How many hydrogen atoms equal one kilogram in mass?
Can someone please help me? I don't understand Physics at all. I have no idea what to do, since I'm in AP Physics, (I didn't take any previous Physics class, nor did I take biology or chemistry, so I'm unfamiliar with those). I have a 32 right now and it's a long story as tot what happened. So could anyone please help me and explain their answer to me? Because I need to show my work. Thank you very much, I really appreciate it. :D
- ElizabethLv 79 years agoFavorite Answer
Hydrogen has a standard atomic weight of ~ 1.008 u. This number is the average based on the abundances of the different isotopes of hydrogen so we'll round that down to exactly 1, which also represents the mass of the most common isotope (ie a single proton).
1u is 1/12th the mass of Carbon-12, and is equivalent to 1.660538921 x 10^-27 kg.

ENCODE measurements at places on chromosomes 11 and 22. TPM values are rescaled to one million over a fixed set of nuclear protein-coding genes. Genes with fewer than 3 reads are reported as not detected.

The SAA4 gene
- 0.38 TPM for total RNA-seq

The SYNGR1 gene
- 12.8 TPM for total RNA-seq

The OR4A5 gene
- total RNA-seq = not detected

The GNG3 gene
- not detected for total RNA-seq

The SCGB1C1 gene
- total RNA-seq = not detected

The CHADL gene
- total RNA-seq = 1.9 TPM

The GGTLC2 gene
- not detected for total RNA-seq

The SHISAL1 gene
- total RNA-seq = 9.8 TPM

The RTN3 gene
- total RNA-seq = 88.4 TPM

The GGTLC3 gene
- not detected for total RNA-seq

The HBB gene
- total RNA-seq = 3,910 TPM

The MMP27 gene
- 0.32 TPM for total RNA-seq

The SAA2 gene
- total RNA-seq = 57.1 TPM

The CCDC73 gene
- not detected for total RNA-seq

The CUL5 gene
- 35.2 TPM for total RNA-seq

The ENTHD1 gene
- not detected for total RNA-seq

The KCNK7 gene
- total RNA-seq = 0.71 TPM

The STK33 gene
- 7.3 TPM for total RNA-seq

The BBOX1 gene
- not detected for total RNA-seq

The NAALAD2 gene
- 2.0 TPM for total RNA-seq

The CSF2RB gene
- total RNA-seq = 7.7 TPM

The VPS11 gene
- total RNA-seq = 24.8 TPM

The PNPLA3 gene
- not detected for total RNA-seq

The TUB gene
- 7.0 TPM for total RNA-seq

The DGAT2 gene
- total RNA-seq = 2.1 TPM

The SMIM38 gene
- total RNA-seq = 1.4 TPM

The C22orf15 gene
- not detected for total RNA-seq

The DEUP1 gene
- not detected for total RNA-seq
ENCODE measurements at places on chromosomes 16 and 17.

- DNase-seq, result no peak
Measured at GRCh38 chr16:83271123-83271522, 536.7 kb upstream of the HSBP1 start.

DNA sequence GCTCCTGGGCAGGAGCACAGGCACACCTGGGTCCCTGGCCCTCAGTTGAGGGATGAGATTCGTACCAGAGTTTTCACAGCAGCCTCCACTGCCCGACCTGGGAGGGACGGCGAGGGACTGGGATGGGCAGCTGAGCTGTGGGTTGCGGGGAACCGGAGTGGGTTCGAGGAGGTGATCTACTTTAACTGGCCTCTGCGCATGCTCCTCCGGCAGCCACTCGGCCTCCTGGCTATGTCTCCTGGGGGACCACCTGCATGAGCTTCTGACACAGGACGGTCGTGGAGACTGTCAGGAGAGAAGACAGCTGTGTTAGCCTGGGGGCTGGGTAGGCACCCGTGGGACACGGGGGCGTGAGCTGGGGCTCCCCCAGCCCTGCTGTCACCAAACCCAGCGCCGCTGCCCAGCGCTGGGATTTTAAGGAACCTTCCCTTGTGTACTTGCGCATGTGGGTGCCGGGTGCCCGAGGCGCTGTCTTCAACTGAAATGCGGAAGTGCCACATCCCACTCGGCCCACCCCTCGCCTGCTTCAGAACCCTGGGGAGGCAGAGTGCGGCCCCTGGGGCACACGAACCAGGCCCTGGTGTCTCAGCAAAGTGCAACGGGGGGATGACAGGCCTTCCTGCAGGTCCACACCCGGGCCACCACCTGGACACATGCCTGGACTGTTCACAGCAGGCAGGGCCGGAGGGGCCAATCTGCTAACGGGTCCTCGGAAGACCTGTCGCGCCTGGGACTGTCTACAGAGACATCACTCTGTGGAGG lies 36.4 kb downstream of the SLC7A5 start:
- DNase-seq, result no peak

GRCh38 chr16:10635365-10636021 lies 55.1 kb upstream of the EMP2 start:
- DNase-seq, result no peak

Therefore in one kilogram you would have 1 / 1.66x10^-27 atoms or 6.02 x 10^26 atoms.
This is my physics way of doing it ... a more chemistry way of doing it would be:
The atomic weight of hydrogen is 1. Therefore 1 mol of hydrogen will be 6.02 x 10^23 atoms (Avogadro's Number) and will have a mass of 1 gram. In 1 kilogram I will have 1000 grams and one thousand times the number of hydrogen atoms so:
6.02 x 10^23 x 1000 = 6.02x10^26 atoms (as above).
Just to say, Kuiperbelts answer above is absolutely correct. The only difference is that I deliberately rounded the 1.660538921 x 10^-27 figure to 1.66 rather than his 1.67 to 'force' the result to look like Avogadro's number to show you the 'mol' way of doing it. But 5.99 x 10^26 and 6.02 x 10^26 are, basically, the same number given the rounding we're doing!
- kuiperbelt2003Lv 79 years ago
1 hydrogen atom has a mass of 1.67x10^-27kg
therefore, no. atoms in 1 kg = 1 kg/ 1.67x10^-27kg/atom = 5.99x10^26 atoms